BREAKING: Virgin Galactic's SpaceShipTwo Breaks Up, Crashes Over California Desert

From Cory Bergman (@corybe) on Twitter: "Photo of #SpaceShipTwo debris from @ABC23News' helicopter." Image Credit: @ABC23News and @corybeon Twitter

From Cory Bergman (@corybe) on Twitter: “Photo of #SpaceShipTwo debris from @ABC23News’ helicopter.” Image Credit: @ABC23News and @corybe on Twitter

This morning, over the desert in Mojave, Calif., Virgin Galactic’s SpaceShipTwo, designed to ferry tourists to altitudes of 62 miles above Earth, broke up in flight shortly after firing its engines, resulting in a crash that killed one pilot and seriously injured another, said a report by NBC News. The NBC report further stated that the crash resulted in a “two-mile swath” of debris across the desert. At present time, the names of the pilots involved in the crash have not been released; they were Scaled Composite test pilots. The space plane flew out of the Mojave Air and Space Port carried under its mothership, WhiteKnightTwo, which landed safely.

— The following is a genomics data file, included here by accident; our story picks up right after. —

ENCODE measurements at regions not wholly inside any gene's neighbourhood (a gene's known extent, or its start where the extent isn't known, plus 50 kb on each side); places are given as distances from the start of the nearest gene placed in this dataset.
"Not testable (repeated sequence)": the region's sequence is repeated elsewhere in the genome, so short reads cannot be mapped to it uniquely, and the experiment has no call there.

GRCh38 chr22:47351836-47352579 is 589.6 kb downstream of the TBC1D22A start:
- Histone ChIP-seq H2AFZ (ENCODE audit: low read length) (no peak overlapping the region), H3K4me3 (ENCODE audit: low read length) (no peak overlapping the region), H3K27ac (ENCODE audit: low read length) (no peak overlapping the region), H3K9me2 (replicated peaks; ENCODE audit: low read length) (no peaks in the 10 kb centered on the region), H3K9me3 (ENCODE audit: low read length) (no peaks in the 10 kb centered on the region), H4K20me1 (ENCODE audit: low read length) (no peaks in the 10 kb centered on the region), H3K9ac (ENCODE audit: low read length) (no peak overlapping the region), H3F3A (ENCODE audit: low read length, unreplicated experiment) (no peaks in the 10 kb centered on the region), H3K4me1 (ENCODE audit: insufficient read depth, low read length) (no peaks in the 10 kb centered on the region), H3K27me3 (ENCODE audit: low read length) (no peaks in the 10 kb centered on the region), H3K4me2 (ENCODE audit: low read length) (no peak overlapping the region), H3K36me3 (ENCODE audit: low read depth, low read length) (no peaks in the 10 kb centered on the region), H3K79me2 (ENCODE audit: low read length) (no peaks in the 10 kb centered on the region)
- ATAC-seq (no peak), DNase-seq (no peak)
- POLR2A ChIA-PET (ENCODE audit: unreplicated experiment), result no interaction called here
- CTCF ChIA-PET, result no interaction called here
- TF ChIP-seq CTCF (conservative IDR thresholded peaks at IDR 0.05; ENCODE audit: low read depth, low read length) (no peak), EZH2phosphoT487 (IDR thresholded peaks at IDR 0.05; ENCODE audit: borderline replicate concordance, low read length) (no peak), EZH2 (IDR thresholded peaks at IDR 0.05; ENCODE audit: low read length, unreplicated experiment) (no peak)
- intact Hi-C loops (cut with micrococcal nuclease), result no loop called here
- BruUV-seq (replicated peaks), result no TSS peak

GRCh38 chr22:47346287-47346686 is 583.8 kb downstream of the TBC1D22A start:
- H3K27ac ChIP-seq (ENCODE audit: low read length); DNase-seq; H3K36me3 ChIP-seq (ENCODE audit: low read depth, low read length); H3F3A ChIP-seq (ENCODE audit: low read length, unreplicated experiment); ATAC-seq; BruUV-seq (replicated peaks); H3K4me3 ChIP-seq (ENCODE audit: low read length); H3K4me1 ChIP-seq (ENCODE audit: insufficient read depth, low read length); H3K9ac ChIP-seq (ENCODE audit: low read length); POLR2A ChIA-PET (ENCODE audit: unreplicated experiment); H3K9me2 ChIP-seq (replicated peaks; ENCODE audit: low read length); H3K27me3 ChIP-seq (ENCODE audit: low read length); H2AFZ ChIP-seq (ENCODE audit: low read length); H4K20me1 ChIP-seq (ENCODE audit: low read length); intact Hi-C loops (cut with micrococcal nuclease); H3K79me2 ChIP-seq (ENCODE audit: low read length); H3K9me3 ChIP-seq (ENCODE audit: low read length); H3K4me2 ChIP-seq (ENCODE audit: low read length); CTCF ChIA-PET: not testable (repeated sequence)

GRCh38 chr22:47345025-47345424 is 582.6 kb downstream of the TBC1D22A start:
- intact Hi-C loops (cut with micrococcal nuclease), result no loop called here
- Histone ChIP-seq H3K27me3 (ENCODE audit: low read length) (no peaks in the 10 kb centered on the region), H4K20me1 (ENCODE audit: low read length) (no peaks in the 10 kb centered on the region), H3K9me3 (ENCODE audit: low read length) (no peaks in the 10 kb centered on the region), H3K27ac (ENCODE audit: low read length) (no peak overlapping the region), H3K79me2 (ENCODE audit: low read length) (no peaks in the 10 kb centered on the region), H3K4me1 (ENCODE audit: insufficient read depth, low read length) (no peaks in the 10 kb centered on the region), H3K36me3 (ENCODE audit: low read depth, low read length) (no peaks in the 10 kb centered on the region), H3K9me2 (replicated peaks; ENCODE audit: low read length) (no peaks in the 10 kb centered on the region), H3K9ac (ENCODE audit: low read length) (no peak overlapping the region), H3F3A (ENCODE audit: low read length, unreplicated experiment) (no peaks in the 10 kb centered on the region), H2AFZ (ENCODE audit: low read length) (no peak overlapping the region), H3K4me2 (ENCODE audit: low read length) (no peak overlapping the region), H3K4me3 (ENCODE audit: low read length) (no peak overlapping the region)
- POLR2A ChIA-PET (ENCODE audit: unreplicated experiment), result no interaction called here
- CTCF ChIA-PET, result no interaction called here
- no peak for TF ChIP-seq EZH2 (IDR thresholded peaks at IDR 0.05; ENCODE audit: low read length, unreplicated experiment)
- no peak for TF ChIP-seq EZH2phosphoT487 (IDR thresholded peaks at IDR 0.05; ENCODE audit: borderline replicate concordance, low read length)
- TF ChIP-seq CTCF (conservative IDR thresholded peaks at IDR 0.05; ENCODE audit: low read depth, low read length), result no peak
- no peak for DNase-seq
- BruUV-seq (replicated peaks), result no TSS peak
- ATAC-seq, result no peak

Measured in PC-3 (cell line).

Another view of SpaceShipTwo wreckage on the Mojave Desert's floor. Image Credit: KNBC News/Reuters

Another view of SpaceShipTwo wreckage on the Mojave Desert’s floor. Image Credit: KNBC News/Reuters

According to Discovery News, Virgin Galactic tweeted at 10:07 PDT (1:07 EDT) that they had ignited the space plane’s engines; within six minutes the company followed up, “#SpaceShipTwo has experienced an in-flight anomaly. Additional info and statement forthcoming.”